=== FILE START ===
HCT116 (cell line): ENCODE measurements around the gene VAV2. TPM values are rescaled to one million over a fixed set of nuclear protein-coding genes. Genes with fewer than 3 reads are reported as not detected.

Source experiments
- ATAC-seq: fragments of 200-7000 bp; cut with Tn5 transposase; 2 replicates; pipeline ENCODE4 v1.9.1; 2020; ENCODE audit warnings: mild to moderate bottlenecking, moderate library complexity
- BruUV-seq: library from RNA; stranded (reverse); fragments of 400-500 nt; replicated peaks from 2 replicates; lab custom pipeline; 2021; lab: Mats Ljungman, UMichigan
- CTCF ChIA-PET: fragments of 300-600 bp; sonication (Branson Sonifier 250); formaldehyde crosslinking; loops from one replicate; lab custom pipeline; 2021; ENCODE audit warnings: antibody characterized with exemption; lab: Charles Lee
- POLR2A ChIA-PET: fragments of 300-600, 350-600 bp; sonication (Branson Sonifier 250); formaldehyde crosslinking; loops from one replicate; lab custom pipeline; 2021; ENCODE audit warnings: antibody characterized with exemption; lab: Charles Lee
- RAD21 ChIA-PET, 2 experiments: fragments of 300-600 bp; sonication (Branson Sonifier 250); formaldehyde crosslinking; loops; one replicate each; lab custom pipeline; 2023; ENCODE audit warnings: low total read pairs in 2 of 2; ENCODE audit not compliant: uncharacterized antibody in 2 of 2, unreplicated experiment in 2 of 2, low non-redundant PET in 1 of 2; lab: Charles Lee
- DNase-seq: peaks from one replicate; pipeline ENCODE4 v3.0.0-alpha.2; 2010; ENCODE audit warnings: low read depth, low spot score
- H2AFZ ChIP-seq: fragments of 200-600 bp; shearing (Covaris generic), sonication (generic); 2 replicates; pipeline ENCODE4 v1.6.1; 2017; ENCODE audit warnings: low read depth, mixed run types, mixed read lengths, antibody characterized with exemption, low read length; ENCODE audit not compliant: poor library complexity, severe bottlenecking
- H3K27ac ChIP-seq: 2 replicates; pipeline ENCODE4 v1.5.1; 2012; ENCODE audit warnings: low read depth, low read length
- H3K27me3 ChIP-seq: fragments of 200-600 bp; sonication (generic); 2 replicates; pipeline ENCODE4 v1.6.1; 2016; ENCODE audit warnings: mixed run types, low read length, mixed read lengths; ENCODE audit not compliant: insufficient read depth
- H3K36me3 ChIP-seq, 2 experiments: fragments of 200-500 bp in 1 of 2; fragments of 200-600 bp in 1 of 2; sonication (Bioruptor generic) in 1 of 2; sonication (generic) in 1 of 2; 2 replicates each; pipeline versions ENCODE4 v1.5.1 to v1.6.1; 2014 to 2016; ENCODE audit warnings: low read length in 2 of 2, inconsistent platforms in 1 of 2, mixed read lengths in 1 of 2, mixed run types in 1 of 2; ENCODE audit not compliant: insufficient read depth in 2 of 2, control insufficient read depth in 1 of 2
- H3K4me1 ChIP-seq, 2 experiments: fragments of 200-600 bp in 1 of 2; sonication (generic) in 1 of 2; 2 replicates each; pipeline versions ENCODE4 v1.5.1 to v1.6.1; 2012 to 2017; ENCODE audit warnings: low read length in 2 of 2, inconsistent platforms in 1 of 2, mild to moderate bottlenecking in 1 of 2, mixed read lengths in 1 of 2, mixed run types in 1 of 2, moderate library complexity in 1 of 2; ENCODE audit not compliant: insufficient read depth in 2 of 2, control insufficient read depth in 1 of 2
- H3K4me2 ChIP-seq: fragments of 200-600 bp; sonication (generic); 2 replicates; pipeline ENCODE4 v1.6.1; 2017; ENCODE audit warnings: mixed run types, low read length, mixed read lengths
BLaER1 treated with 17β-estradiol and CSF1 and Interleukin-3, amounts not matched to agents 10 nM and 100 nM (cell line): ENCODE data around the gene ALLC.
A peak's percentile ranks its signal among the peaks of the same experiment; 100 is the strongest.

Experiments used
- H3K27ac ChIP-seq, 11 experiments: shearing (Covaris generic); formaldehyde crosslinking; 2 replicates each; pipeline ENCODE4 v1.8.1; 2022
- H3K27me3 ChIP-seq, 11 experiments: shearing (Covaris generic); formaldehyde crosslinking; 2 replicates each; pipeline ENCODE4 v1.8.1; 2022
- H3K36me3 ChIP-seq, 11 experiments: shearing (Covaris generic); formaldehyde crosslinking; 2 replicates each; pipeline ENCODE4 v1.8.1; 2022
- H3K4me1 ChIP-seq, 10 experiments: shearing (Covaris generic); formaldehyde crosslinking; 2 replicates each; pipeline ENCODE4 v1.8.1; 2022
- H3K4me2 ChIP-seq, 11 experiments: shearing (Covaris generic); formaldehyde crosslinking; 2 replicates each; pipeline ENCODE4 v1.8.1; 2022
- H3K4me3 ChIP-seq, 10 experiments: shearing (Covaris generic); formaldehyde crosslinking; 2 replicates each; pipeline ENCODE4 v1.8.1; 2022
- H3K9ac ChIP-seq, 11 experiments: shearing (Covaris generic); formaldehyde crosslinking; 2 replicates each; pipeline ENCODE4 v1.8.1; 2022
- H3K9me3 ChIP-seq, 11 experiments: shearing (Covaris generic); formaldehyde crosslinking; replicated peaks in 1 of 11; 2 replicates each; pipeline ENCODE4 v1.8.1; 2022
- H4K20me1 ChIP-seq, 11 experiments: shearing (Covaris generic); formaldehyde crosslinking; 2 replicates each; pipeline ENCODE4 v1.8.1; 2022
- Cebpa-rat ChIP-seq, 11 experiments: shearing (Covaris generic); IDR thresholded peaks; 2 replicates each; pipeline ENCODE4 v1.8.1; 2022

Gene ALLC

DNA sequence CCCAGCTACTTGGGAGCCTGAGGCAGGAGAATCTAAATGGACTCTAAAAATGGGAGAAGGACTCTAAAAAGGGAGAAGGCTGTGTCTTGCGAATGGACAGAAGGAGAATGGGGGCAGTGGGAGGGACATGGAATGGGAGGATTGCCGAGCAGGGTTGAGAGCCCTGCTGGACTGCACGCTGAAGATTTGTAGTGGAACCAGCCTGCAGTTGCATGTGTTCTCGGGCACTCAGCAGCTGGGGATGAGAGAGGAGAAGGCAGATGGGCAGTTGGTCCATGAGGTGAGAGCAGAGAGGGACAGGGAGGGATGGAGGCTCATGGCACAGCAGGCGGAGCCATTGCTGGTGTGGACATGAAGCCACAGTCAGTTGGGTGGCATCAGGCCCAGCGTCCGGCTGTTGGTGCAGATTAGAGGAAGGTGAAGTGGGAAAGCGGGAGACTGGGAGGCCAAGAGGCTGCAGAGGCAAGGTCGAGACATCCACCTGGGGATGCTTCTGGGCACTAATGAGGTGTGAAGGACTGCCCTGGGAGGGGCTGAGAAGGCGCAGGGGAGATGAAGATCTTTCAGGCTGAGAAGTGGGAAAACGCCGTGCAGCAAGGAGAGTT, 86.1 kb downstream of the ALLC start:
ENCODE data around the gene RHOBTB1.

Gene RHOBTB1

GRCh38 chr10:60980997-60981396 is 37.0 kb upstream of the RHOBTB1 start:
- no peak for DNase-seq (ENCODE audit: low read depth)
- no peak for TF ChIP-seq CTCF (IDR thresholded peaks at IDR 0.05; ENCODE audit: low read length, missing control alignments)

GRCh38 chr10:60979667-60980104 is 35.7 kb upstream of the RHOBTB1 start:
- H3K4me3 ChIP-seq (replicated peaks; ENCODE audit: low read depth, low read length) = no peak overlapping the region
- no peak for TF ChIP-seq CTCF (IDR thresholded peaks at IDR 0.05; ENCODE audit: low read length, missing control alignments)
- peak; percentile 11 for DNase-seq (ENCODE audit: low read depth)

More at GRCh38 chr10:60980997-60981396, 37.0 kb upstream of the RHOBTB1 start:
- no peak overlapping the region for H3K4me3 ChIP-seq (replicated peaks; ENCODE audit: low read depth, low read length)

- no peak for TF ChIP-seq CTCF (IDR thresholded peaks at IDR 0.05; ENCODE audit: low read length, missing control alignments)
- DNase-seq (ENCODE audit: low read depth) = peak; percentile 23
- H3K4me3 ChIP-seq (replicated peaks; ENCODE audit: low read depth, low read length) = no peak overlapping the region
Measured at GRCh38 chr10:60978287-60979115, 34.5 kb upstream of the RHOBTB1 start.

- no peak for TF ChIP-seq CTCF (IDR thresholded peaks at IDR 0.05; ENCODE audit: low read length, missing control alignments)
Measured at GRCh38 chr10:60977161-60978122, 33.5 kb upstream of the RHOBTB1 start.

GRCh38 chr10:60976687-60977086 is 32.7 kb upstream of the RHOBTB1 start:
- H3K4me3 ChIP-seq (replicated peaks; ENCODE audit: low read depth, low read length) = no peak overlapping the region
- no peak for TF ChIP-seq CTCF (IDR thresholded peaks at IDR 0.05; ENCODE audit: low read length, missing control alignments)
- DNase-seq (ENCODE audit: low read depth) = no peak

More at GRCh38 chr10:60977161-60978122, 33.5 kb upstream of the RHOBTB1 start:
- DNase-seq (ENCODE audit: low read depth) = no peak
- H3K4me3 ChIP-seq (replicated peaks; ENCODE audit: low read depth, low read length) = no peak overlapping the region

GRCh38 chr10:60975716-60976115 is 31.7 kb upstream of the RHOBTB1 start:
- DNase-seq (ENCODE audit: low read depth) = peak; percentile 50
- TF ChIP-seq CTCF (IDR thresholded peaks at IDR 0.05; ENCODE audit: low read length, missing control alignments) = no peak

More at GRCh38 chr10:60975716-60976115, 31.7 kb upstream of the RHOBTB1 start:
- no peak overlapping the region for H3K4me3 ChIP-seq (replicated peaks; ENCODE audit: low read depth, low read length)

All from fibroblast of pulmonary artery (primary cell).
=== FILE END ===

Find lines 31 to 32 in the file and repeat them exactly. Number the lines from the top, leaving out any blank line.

Gene RHOBTB1

GRCh38 chr10:60980997-60981396 is 37.0 kb upstream of the RHOBTB1 start: